Sample Economics Case Study on Oligopoly in the beer industry

An oligopoly is a market structure in which a few but large sellers dominate the market. Owing to their favorable position, these sellers can greatly influence the price of a product among other market forces. For instance, the US beer industry is dominated by Anheuser Busch and MillerCoors. These two account for close to 80% of the total beer sales. In many instances, large businesses will strive to maintain their dominance

Advantages of larger brewers over small competitors

Large brewers have enough capital to invest in an extensive and nationwide supply chain. In the United States, this has meant that most beer distributors now align themselves to one of the two brewers. For example, one can be a blue distributor (for MillerCoors brands) or a red distributor (for Anheuser Busch brands). Consequently, these distributors will favor brands from these two companies. Since they can afford large expenses, large brewers use large trucks or trains to transport their products to local markets. This ensures that they can compete in every market. Small competitors that have to be wary of expenses cannot afford such an extensive distribution channel (Guo 2006).

Another advantage of large brewers is that they can afford the latest technology, thereby increasing their efficiencies even as they cut on production costs. For example, their acquisition of modern canning and bottling technology has enabled them to fill around 2000 cans per line every minute. In essence, they produce many beers in a single day. This makes sure that their products will never run out in any given market. Their use of automated procedures has also saved labor costs associated with brewing and warehousing. Other technological factors have also acted in their favor. For instance, the cost of constructing a 4.5 million barrel plant is one-third less than the cost of constructing a 1.5 million barrel plant. This means that small beer companies incur more costs when constructing their significantly smaller plants. This is a key impediment to their expansion efforts.

Unlike small competitors, large brewers can advertise nationally. This has two key advantages. First, advertising nationally means that their beer brands are recognizable throughout the country, including localized markets. Second, advertising nationally is cheaper. This saves on costs. By virtue of their position, large brewers can partner with sponsors of events such as sporting competitions, music concerts, and other public events. Furthermore, they usually have advertising contracts with sports venues. This implies that they can establish beer taps and other related placements all over these venues. A person looking for a brand from a smaller competitor will spend a considerable amount looking for it. In some cases, these smaller brands may be prohibited in such events or venues. The ease with which beer brands of large brewers can be found at such events gives them a massive advantage over smaller brands.

The Australian beer market

The Australian beer market is largely dominated by two companies: SABMiller and Lion Nathan. Thus, this market is an oligopoly just like the US beer market. SABMiller’s market share is estimated to be 48% while Lion Nathan’s share is about 41%. This implies that, together, these two companies control 89% of Australia’s beer market. After these two, the next biggest company is Coopers. However, this accounts for only 3.6% of the total market share. SABMiller and Lion Nathan are foreign-owned, an indication that Australia’s own beer production is just a minor fraction of national consumption. The dominance of these two was rubberstamped in 2011 when the Australian Competition and Consumer Commission allowed SABMiller to acquire Foster’s, a company that was threatening to take away a portion of the market from the big two. Its actions neutralized the competition (Richardson 2012).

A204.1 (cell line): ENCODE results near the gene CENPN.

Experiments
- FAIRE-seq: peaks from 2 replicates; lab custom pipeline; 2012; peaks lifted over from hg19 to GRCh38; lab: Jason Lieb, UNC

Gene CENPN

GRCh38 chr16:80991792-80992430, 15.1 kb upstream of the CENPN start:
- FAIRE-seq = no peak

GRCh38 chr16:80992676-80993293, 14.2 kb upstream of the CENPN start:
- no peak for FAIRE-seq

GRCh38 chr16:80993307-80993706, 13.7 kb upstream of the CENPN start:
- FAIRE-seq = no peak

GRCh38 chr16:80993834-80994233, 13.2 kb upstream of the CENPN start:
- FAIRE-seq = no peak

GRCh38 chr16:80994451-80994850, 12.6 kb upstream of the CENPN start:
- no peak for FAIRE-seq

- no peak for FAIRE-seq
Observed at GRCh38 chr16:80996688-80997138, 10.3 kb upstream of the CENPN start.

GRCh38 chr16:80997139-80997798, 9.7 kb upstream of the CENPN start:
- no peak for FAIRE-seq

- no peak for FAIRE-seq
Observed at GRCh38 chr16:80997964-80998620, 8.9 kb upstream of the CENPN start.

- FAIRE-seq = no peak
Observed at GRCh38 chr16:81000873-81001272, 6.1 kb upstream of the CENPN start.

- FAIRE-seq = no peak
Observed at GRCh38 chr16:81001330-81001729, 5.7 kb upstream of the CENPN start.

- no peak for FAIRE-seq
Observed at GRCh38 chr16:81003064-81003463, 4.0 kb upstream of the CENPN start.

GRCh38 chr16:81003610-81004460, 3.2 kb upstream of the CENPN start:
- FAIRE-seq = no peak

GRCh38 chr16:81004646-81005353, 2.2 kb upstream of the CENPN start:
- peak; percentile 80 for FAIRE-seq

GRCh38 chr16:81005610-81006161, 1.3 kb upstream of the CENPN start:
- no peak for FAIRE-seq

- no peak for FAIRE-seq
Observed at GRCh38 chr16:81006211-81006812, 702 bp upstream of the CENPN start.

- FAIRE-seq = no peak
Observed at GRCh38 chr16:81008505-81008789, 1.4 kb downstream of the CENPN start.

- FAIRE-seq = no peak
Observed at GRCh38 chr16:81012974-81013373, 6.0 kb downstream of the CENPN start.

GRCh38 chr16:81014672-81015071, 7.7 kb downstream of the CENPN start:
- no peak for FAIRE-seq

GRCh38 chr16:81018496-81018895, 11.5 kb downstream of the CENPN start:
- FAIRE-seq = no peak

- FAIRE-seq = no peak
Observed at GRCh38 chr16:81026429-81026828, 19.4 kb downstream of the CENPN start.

Comparing the US and Australian beer market

From the case study, it is clear that the two dominant beer companies in the US are Anheuser Busch and MillerCoors, with these two accounting for 76% of the total beer market share. Similarly, the Australian beer market is oligopolistic with the dominant companies being SABMiller and Lion Nathan. Thus, in many senses, the case study reflects the situation in Australia.

One clear comparison between the two markets is the ownership of the four companies. Anheuser Busch is fully owned by Belgium beer firm InBev. This means that even though it dominates the US, it is actually foreign-owned. On its part, MillerCoors is a joint venture by Molson Coors (itself a joint venture between Molson of Canada and Coors of the US) and SABMiller (headquartered in the UK). This means that by and large, these two companies are foreign-owned. As for the Australian companies, the Japanese firm Kirin Holdings owns Lion Nathan while SABMiller is fully owned by its parent company (Hasegawa 2010). This also implies that SABMiller dominates the beer markets in both the US and Australia despite the fact that it is based in the United Kingdom. In terms of revenues, InBev and SABMiller are the two biggest beer companies in the world.

Another comparable feature between these two markets is the way the dominant companies achieved their leading positions. In both countries, SABMiller bought off a third competitor, thereby neutralizing competition. In 2007, the three leading beer firms in the US were Anheuser Busch, SABMiller, and Molson Coors. However, SABMiller bought the US operations of Molson Coors, thereby forming MillerCoors later that year. This move reduced competition significantly. This ensured that only two big firms remained to compete in the market. Similarly, before 2011, Foster’s, Lion Nathan, and SABMiller were dominating the Australian beer market. In fact, before its purchase, Foster’s was the producer of Australia’s number one beer Victoria Bitter. In 2008, this beer had a market share of 22% (Smith 2011). Just like it had done in the US in 2007, SABMiller purchased Foster’s in 2011. This move also watered down the competition and ensured that only it and Lion Nathan control the market.